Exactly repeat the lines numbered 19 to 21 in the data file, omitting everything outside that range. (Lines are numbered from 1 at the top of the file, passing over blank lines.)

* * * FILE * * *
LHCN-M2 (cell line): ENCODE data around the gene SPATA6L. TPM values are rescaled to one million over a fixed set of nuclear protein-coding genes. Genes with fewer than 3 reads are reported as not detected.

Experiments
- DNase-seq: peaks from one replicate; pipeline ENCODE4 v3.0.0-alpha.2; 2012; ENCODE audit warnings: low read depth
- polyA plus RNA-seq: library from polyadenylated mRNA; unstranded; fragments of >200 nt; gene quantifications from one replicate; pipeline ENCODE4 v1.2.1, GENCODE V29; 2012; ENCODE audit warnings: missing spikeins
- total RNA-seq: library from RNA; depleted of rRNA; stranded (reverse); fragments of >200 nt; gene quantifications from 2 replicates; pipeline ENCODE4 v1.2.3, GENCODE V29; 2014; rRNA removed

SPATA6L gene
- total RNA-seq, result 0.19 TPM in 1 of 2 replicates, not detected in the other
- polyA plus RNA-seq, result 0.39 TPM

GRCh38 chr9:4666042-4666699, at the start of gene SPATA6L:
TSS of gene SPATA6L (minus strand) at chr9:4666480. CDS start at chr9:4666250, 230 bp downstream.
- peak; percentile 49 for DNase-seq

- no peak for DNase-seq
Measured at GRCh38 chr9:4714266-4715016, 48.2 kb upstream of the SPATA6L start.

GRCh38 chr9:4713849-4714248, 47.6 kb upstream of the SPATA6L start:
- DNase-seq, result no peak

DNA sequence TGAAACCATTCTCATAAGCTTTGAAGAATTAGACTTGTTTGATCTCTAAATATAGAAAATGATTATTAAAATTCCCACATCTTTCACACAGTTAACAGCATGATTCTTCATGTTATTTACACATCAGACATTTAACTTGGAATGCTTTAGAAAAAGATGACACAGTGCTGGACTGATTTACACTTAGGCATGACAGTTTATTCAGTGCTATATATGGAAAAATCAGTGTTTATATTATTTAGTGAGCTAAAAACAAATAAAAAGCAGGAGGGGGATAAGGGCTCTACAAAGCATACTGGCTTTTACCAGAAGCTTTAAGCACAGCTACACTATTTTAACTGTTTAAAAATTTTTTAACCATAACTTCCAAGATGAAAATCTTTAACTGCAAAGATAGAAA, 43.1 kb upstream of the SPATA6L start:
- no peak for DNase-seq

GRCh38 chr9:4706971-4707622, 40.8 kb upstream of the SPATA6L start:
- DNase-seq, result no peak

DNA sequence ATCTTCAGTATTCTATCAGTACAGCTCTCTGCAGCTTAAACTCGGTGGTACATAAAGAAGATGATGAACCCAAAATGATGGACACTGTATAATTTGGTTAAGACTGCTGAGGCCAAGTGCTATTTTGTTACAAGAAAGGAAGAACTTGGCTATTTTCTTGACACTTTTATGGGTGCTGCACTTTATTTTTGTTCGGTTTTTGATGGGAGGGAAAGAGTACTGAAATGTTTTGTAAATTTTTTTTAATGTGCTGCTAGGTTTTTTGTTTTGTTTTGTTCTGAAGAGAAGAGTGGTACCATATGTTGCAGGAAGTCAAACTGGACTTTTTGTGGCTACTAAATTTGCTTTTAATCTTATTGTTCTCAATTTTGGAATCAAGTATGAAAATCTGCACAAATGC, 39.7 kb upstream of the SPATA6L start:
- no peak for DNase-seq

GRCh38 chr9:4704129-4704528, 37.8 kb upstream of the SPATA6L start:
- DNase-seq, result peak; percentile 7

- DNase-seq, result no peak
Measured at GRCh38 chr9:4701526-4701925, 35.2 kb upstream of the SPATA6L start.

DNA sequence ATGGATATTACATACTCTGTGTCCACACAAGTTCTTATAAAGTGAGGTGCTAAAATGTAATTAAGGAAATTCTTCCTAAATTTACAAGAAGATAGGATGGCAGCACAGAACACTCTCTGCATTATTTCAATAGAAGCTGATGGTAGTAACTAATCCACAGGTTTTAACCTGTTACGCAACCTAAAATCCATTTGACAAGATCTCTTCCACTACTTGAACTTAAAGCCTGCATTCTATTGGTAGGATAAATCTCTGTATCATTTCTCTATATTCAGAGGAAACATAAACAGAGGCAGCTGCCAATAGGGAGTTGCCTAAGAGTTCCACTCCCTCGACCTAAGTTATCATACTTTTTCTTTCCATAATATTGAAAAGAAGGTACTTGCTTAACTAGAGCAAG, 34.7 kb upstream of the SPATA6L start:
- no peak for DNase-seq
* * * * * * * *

- DNase-seq, result no peak

DNA sequence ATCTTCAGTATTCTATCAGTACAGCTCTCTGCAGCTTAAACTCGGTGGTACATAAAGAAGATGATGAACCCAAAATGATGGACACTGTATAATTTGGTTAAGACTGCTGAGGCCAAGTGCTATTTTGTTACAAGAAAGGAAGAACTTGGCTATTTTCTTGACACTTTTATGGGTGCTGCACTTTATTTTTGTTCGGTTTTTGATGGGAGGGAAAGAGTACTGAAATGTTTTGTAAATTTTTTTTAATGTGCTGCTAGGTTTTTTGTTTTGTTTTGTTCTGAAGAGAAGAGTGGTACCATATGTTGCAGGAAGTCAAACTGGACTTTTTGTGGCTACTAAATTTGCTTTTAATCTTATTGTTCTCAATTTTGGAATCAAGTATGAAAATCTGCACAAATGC, 39.7 kb upstream of the SPATA6L start:
- no peak for DNase-seq